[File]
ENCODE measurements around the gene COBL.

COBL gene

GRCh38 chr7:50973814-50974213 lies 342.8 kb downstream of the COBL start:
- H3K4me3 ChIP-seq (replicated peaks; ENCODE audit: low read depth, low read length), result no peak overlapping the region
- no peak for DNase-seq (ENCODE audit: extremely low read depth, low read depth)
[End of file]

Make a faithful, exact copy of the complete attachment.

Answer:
ENCODE measurements around the gene COBL.

COBL gene

GRCh38 chr7:50973814-50974213 lies 342.8 kb downstream of the COBL start:
- H3K4me3 ChIP-seq (replicated peaks; ENCODE audit: low read depth, low read length), result no peak overlapping the region
- no peak for DNase-seq (ENCODE audit: extremely low read depth, low read depth)